Chrome was compromised twice at the 2012 CanSecWest Pwnium. Google's official response to the exploits was delivered by Jason Kersey, who congratulated the researchers, noting "We also believe that both submissions are works of art and deserve wider sharing and recognition." Fixes for these vulnerabilities were deployed within 10 hours of the submission.
A significant number of security vulnerabilities in Chrome occurred in the Adobe Flash Player. For example, the 2016 Pwn2Own successful attack on Chrome relied on four security vulnerabilities. Two of the vulnerabilities were in Flash, one was in Chrome, and one was in the Windows kernel. In 2016, Google announced that it was planning to phase out Flash Player in Chrome, starting in version 53. The first phase of the plan was to disable Flash for ads and "background analytics", with the ultimate goal of disabling it completely by the end of the year, except on specific sites that Google has deemed to be broken without it. Flash would then be re-enabled with the exclusion of ads and background analytics on a site-by-site basis.
Leaked documents published by WikiLeaks, codenamed Vault 7 and dated from 2013 to 2016, detail the capabilities of the CIA, such as the ability to compromise web browsers (including Google Chrome).
Malware blocking and ad blocking
Google introduced download scanning protection in Chrome 17. In February 2018, Google introduced an ad blocking feature based on recommendations from the Interactive Advertising Bureau. Sites that employ invasive ads are given a 30-day warning, after which their ads will be blocked. Consumer Reports recommended users install dedicated ad-blocking tools instead, which offer increased security against malware and tracking.
- Chrome supported, up to version 45, plug-ins with the Netscape Plugin Application Programming Interface (NPAPI), so that plug-ins (for example Adobe Flash Player) run as unrestricted separate processes outside the browser and cannot be sandboxed as tabs are. ActiveX is not supported. Since 2010, Adobe Flash has been integral to Chrome and does not need be installed separately. Flash is kept up to date as part of Chrome's own updates. Java applet support was available in Chrome with Java 6 update 12 and above. Support for Java under OS X was provided by a Java Update released on May 18, 2010.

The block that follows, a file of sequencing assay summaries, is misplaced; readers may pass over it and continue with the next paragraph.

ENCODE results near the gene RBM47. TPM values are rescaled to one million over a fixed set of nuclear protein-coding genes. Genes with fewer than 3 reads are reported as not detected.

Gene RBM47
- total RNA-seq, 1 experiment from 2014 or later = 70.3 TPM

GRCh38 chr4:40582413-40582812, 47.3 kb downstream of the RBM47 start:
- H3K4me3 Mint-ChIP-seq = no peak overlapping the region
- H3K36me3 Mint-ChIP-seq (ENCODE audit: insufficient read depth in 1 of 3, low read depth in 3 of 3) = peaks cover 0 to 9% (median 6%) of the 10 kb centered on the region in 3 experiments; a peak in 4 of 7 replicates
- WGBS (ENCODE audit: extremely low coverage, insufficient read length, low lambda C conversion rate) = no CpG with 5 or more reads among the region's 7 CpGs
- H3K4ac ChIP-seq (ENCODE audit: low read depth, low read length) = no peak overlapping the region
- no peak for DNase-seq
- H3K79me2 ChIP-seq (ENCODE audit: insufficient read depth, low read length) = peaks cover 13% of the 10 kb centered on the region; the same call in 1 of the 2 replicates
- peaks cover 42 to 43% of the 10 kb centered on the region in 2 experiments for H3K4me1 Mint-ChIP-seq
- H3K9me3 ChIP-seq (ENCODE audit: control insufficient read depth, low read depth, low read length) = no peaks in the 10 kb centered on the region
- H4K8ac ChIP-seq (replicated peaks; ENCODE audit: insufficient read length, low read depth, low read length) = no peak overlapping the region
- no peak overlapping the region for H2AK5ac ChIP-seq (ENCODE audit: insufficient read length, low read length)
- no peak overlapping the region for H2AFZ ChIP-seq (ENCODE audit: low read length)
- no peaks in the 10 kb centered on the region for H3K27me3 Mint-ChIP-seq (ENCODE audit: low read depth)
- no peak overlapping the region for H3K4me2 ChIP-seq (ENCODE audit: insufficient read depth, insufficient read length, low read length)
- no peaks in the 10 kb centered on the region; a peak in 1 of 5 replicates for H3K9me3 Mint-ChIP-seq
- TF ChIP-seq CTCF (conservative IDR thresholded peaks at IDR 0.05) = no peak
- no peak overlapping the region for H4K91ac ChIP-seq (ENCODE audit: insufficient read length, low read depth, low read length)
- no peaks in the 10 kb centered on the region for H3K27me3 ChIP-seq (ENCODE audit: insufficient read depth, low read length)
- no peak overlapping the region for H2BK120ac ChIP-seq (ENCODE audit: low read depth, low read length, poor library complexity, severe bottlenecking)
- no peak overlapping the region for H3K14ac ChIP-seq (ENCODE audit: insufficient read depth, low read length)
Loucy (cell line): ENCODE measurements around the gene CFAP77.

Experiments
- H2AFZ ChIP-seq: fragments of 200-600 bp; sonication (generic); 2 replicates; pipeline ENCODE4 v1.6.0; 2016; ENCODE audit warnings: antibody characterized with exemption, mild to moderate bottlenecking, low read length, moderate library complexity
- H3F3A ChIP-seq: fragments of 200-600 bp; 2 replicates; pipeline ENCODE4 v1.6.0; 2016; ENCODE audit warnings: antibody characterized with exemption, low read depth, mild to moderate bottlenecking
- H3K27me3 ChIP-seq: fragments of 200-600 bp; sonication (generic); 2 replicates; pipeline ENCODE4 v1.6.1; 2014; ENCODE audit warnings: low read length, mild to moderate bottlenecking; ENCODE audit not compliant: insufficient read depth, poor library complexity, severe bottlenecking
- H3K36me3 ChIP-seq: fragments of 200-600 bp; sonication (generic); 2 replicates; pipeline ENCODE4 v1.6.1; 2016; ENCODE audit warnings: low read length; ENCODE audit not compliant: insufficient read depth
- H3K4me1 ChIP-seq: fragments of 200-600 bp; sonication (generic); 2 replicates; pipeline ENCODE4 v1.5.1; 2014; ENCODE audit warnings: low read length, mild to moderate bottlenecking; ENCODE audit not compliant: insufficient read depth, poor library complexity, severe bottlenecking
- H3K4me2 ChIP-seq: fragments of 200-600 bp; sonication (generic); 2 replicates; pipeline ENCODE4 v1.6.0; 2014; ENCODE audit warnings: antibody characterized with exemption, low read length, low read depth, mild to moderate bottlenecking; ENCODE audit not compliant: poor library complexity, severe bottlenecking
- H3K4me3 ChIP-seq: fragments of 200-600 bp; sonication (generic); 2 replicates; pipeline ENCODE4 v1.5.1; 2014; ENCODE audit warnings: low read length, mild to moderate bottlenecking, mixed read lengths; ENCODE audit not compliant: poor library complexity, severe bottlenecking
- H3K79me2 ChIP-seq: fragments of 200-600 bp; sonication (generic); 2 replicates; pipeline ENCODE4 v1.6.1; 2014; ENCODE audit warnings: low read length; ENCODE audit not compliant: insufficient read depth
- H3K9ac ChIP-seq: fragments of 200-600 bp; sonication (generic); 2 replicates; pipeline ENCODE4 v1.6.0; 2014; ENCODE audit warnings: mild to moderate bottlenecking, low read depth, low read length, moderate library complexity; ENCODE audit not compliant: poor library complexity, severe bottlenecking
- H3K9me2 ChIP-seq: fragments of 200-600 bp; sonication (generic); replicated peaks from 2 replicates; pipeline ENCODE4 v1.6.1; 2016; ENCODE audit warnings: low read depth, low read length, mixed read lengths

- On August 12, 2009, Google introduced a replacement for NPAPI that is more portable and more secure called Pepper Plugin API (PPAPI). The default bundled PPAPI Flash Player (or Pepper-based Flash Player) was available on ChromeOS first, then replaced the NPAPI Flash Player on Linux from Chrome version 20, on Windows from version 21 (which also reduced Flash crashes by 20%), and eventually came to OS X at version 23.
- On September 23, 2013, Google announced that it would be deprecating and then removing NPAPI support. NPAPI support was removed from Linux in Chrome release 35. NPAPI plugins like Java can no longer work in Chrome (but there are workarounds for Flash by using PPAPI Flash Player on Linux including for Chromium).
- On April 14, 2015, Google released Chrome v42, disabling the NPAPI by default. This makes plugins that do not have a PPAPI plugin counterpart incompatible with Chrome, such as Java, Silverlight and Unity. However, NPAPI support could be enabled through the chrome://flags menu, until the release of version 45 on September 1, 2015, that removed NPAPI support entirely.
The private browsing feature called Incognito mode prevents the browser from locally storing any history information, cookies, site data, or form inputs. Downloaded files and bookmarks will be stored. In addition, user activity is not hidden from visited websites or the Internet service provider.
Incognito mode is similar to the private browsing feature in other web browsers. It does not prevent saving in all windows: "You can switch between an incognito window and any regular windows you have open. You'll only be in incognito mode when you're using the incognito window".
The iOS version of Chrome also supports the optional ability to lock incognito tabs with Face ID, Touch ID or the device's passcode.
In June 2015, the Debian developer community discovered that Chromium 43 and Chrome 43 were programmed to download the Hotword Shared Module, which could enable the OK Google voice recognition extension, although by default it was "off". This raised privacy concerns in the media. The module was removed in Chrome 45, which was released on September 1, 2015, and was only present in Chrome 43 and 44.
User tracking concerns
Some of the tracking mechanisms can be optionally enabled and disabled through the installation interface and through the browser's options dialog. Unofficial builds, such as SRWare Iron, seek to remove these features from the browser altogether. The RLZ feature is not included in the Chromium browser either.
In March 2010, Google devised a new method to collect installation statistics: the unique ID token included with Chrome is now used for only the first connection that Google Update makes to its server.
The optional suggestion service included in Google Chrome has been criticized because it provides the information typed into the Omnibox to the search provider before the user even hits return. This allows the search engine to provide URL suggestions, but also provides them with web use information tied to an IP address.
A 2019 review by Washington Post technology columnist Geoffrey A. Fowler found that in a typical week of browsing, Chrome allowed thousands of more cookies to be stored than Mozilla Firefox. Fowler pointed out that because of its advertising businesses, despite the privacy controls it offers users, Google is a major producer of third-party cookies and has a financial interest in collecting user data; he recommended switching to Firefox, Apple Safari, or Chromium-based Brave.
|Installation||Randomly generated token included in an installer; used to measure the success rate of Google Chrome once at installation||